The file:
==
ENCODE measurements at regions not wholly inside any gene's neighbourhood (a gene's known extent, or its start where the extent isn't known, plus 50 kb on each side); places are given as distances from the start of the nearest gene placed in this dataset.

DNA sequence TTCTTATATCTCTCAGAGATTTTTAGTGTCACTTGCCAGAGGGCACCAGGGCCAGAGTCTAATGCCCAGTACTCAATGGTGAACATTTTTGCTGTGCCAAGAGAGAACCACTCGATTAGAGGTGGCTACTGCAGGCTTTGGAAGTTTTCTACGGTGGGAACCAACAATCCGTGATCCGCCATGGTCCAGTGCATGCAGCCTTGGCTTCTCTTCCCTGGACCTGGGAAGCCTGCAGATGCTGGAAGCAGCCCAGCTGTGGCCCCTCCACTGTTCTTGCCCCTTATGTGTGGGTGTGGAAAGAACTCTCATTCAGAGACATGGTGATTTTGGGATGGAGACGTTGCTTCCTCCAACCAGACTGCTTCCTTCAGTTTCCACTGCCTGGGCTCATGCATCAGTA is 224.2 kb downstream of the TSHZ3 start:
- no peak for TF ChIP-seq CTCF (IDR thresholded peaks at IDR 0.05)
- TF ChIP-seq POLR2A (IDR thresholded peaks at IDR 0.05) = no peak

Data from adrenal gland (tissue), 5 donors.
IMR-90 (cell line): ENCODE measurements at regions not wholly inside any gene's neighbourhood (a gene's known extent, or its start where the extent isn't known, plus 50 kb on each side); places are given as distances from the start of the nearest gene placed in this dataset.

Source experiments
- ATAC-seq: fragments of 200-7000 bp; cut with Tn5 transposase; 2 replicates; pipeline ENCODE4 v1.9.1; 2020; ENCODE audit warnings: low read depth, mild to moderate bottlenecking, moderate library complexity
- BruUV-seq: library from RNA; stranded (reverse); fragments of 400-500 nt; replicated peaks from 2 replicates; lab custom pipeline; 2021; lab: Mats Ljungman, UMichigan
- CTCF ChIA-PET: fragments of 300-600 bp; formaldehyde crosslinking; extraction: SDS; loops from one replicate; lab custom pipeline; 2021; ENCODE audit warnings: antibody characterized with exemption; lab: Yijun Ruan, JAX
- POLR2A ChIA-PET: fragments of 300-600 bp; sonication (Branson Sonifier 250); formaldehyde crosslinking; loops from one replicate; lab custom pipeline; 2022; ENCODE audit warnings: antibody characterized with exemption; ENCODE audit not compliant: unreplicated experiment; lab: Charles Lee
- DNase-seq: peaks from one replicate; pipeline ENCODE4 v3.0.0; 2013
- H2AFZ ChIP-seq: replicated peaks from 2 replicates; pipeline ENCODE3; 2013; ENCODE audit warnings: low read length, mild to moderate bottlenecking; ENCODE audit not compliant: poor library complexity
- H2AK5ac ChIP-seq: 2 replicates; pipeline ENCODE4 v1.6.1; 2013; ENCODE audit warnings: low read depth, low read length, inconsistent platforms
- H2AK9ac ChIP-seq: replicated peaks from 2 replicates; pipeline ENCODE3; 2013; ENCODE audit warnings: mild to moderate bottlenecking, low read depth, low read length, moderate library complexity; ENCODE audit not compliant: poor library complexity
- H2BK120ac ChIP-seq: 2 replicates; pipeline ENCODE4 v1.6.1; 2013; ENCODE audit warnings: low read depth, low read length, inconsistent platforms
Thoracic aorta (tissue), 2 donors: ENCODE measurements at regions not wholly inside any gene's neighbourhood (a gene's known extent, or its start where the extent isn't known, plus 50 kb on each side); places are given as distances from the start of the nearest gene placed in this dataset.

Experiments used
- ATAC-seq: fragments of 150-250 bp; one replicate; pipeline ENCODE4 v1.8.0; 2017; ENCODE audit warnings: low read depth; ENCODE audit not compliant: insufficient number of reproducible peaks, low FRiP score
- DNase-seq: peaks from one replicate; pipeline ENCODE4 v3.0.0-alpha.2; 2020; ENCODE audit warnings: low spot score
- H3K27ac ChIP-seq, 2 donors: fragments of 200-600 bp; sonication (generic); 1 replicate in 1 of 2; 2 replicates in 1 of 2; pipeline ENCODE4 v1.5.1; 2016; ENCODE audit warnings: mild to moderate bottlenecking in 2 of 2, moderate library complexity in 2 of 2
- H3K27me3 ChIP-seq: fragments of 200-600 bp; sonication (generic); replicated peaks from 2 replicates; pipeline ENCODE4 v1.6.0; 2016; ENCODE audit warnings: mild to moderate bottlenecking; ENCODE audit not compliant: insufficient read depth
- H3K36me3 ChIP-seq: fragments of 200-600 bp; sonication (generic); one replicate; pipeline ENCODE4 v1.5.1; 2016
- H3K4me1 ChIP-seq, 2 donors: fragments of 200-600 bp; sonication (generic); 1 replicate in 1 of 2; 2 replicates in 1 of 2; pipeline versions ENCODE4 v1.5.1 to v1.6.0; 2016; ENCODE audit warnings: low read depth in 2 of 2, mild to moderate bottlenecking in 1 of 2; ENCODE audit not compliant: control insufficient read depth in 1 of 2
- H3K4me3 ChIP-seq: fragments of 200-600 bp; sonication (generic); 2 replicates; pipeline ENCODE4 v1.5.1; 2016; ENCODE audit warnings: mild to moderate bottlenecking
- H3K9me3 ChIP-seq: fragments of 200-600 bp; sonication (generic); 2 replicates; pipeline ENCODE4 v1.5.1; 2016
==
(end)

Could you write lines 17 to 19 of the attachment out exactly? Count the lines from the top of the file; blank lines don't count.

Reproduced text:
Thoracic aorta (tissue), 2 donors: ENCODE measurements at regions not wholly inside any gene's neighbourhood (a gene's known extent, or its start where the extent isn't known, plus 50 kb on each side); places are given as distances from the start of the nearest gene placed in this dataset.

Experiments used
- ATAC-seq: fragments of 150-250 bp; one replicate; pipeline ENCODE4 v1.8.0; 2017; ENCODE audit warnings: low read depth; ENCODE audit not compliant: insufficient number of reproducible peaks, low FRiP score